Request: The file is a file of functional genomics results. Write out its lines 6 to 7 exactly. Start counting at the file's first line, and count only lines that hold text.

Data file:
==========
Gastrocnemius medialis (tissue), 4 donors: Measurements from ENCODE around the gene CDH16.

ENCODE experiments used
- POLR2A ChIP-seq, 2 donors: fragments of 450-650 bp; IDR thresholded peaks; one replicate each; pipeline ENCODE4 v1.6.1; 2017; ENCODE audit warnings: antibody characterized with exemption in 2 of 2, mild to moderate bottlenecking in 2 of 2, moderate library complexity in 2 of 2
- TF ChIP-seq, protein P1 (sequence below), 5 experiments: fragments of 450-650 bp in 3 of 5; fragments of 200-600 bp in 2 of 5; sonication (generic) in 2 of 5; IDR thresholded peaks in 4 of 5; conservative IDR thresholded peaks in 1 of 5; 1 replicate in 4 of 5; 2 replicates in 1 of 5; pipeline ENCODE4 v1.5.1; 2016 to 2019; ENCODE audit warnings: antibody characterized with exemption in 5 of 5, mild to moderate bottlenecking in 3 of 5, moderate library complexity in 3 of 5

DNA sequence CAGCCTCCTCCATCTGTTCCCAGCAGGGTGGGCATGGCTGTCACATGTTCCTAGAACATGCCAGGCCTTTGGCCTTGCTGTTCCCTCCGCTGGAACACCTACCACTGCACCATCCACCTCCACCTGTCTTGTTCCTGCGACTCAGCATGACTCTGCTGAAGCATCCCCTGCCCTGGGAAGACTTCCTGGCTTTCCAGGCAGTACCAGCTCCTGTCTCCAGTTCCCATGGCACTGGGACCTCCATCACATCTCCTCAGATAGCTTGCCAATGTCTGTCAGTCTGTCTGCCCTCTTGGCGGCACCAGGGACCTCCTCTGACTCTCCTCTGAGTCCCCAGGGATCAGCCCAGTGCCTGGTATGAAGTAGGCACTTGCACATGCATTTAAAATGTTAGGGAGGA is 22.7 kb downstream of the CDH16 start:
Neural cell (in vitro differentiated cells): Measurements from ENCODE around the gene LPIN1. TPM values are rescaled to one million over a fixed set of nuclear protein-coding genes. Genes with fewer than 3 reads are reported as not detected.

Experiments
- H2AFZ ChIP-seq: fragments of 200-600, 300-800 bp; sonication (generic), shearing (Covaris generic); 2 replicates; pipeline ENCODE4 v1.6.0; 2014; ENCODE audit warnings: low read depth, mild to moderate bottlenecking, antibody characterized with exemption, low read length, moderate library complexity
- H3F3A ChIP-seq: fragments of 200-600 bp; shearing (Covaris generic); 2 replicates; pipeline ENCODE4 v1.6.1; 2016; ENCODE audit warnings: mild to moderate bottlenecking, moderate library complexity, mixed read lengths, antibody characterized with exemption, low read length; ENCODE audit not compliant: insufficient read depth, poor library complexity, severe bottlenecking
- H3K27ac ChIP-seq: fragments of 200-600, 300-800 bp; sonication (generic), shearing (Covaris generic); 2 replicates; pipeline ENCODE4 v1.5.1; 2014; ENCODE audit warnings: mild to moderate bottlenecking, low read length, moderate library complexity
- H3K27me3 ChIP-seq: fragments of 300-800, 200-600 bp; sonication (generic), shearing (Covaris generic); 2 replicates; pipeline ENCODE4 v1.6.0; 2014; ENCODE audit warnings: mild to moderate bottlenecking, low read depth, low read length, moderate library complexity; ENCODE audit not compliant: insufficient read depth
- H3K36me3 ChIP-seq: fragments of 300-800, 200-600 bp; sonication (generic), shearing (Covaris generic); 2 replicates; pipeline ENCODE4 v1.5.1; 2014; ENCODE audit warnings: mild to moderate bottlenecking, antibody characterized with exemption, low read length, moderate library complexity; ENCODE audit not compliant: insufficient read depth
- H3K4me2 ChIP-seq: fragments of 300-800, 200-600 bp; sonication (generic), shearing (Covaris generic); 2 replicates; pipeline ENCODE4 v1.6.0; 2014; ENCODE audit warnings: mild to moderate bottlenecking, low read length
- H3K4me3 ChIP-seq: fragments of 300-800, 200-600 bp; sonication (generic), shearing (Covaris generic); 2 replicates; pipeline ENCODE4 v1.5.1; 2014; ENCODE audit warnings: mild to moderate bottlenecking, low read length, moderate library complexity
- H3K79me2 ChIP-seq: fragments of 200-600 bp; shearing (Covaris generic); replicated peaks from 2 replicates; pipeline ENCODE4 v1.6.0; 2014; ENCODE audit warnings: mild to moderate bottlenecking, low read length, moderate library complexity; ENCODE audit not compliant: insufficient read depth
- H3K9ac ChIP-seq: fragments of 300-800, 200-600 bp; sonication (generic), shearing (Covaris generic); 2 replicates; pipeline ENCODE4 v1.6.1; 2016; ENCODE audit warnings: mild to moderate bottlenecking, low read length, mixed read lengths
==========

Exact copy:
Neural cell (in vitro differentiated cells): Measurements from ENCODE around the gene LPIN1. TPM values are rescaled to one million over a fixed set of nuclear protein-coding genes. Genes with fewer than 3 reads are reported as not detected.

Experiments